I personally believe that aggression is absolutely something you can modify. We've discussed a lot of the tools to do that in this forum in different places.
I think a male may just be "bolder" than a female...not necessarily aggressive. They are quicker to approach while hens may tend more towards "follow the leader". Of course, I'm just speaking of tendencies, not about individual birds because that will vary greatly.
I don't have serious incompatibility issues with my flock....Hens (TAG, CAG, Senegal) Males (Senegals)....however, this is probably more due to my perceptions and how I husband them. Bailey does get chased by all of the other birds....but since he is flighted it is not a huge, big deal. He has learned where to go (top of the get-a-grip) to stay safe. His biggest problem is that every time he finds an object that he is intensely interested in playing with....somebody else invariably decides THEY want it and they will chase him away from his toys. As far as aggression goes, Babylon WILL go after him if he is in his cage so I don't leave him in his cage when she is out unless I am right there to run interference. She does not chase him all of the time. Mostly, she's doing her thing and every once in a while, she gets a wild hair and decides to fly over and act aggressive with Bailey......but she will also do this to me on occassion if she's in a bad mood....so it's just something I work with and work to modify.
Here is how I do the math: In a flock, if one parrot is most aggressive, I would prefer that is the smallest bird. Bigger birds need to be taught that it is okay to defend themselves but they also need to be highly reinforced for gentle behavior. Beak sparring is okay. You don't want a bird that bites to kill. You need to be working with that bird from day one to constantly be reinforcing gentle behavior....but some of that will be dependent on personality of the bird.
Since you will have two birds, you will find that flock dynamics are also somewhat reinforcing so most parrots will at least show initial interest in each other. Greys have a "monkey see, monkey do" tendency. Your grey will probably copy some of what Kili does. This will be very subtle and you may not notice it, but greys study EVERY THING and one day you will see the evidence of it.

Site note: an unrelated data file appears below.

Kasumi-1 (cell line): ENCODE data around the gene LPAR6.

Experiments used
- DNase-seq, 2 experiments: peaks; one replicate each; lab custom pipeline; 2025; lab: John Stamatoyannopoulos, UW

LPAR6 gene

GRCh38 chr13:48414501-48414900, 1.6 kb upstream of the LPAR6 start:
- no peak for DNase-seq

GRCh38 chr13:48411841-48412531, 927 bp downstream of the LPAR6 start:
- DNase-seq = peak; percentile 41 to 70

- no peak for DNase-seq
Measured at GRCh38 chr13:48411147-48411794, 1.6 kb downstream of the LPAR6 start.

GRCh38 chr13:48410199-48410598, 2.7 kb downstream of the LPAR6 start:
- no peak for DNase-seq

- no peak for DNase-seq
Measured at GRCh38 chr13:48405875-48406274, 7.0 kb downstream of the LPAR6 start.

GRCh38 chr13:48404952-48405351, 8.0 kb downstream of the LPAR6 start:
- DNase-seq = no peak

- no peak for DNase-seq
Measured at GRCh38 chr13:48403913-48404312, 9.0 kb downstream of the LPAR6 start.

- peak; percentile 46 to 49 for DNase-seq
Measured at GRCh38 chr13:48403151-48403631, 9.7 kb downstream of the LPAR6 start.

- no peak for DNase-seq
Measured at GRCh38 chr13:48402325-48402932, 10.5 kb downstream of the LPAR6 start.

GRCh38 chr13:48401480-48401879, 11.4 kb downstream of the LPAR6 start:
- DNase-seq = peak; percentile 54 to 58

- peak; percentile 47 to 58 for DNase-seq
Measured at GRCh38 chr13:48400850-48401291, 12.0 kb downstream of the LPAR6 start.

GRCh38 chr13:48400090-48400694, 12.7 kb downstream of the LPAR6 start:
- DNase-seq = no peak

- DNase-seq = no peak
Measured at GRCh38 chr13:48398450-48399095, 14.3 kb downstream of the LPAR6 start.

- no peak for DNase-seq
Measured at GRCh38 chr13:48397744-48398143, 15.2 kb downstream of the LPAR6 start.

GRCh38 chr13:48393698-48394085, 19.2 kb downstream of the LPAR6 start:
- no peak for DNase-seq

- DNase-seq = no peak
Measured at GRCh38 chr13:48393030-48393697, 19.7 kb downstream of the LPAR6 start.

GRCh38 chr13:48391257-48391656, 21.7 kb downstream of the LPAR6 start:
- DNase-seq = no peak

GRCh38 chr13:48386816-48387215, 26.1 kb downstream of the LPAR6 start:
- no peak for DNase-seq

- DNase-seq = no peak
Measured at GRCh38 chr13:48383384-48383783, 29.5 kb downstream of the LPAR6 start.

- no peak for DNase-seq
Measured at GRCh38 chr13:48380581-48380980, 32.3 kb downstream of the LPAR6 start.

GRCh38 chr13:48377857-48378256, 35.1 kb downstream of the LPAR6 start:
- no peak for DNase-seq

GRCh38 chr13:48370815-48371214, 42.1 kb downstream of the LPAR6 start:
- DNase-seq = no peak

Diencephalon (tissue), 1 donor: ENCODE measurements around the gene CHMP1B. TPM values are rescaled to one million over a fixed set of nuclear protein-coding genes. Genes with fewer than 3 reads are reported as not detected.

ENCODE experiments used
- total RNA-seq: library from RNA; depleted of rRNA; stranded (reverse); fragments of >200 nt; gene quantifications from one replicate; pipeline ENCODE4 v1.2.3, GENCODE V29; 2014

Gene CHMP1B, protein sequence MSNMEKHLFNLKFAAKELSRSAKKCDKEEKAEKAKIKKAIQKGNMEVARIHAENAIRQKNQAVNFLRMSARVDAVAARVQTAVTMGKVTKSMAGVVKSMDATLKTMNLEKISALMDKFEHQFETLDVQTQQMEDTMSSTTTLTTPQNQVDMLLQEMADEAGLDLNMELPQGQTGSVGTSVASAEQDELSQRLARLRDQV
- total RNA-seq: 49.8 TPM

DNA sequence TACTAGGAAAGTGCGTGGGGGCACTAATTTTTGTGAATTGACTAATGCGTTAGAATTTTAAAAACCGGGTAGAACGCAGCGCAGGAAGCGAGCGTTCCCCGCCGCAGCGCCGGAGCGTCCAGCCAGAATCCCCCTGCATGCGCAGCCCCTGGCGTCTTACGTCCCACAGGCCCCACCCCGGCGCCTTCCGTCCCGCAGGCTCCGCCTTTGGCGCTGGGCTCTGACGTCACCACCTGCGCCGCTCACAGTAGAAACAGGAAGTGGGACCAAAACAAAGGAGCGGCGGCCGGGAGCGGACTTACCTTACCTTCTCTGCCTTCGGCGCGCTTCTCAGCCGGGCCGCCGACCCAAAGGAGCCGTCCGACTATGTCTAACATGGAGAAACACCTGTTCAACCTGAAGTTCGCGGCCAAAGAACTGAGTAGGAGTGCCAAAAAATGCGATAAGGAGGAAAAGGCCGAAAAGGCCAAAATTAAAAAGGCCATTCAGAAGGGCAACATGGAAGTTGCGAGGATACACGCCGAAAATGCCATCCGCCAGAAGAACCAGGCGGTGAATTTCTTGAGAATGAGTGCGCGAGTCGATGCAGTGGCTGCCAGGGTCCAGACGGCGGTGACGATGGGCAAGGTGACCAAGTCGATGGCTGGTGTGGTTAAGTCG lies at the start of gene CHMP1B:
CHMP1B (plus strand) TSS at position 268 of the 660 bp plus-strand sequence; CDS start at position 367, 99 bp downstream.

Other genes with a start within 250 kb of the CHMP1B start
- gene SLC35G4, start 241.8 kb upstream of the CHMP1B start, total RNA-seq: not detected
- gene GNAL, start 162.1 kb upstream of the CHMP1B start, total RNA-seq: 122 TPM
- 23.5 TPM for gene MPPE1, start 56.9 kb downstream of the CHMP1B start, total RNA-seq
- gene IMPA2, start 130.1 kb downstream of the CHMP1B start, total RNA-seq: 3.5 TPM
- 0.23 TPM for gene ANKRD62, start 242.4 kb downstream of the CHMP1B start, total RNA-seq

My hens are gentler than my boys. The hens do seem more inclined to nips rather than quick, fast bites; however, I am working with Senegals. Also, and this is a big factor, my boys are all rehomes. They came to me as adults with past histories so I did not have the chance to modify behaviors when they were young. Also, I'm not sure that greys are naturally fast, hard biters. I am absolutely sure that greys are really easy to buy into the culture that you set up for them. Especially if you start with a baby. Baby greys are just little learning "sponges". They are different from Senegals because Senegals think quick, pretty much make up their minds and you work with them from there.
I really think that people who have biting problems with greys created those problems. It is really easy to modify that sort of behavior with a grey. I really doubt that you will have a problem with your baby grey no matter what sex you choose. I think you might have some issues with Kili because she may feel a little jealous. You will have to work carefully with her so that she doesn't feel threatened by the attention that you give to the new bird.
If Kili picks on the new bird, then you might have some retaliation issues. This is going to be a problem no matter what sex you choose....(My Kiri lived with a caique that used to sneak up behind her and pull her tail. It was a problem because Kiri would plot to trap the caique in her cage and was pretty intent on doing damage to the smaller bird....Fortunately, my senegals are not that bold and they have the sense not to push Kiri that far.)
You aren't going to cage your birds together. You will also let them each have their own space. You may not have any issues at all....
Just some thoughts!
Mona in Seattle
Phinneous Fowl (aka Phinney) TAG
Doug (spousal unit)
Jack and Bailey (Gremlins)
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